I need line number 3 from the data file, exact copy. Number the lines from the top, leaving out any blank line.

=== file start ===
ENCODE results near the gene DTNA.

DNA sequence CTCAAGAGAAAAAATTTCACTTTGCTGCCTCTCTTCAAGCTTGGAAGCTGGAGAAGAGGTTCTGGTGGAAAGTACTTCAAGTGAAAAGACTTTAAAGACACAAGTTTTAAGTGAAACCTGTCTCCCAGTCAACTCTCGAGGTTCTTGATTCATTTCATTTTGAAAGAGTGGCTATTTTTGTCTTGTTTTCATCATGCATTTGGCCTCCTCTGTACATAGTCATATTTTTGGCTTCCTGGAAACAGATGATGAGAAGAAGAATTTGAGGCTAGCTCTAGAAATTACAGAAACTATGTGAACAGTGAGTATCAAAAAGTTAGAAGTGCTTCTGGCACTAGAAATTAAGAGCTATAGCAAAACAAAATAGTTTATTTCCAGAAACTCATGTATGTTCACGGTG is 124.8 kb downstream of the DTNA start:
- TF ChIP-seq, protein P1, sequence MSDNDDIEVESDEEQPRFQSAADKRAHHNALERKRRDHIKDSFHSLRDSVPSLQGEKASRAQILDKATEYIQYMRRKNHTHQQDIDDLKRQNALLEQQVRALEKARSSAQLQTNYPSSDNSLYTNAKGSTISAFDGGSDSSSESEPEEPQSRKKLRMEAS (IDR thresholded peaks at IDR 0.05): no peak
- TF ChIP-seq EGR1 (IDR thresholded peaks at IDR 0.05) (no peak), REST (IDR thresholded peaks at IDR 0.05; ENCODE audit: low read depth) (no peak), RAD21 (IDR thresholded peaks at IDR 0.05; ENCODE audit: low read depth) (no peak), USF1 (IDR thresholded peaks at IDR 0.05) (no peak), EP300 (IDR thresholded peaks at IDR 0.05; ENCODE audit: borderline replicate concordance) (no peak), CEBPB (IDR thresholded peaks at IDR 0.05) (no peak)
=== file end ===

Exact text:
- TF ChIP-seq, protein P1, sequence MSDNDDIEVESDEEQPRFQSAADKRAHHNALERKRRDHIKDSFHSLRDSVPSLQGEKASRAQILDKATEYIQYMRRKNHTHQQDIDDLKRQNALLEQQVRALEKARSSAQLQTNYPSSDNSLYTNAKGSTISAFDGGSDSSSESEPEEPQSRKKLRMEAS (IDR thresholded peaks at IDR 0.05): no peak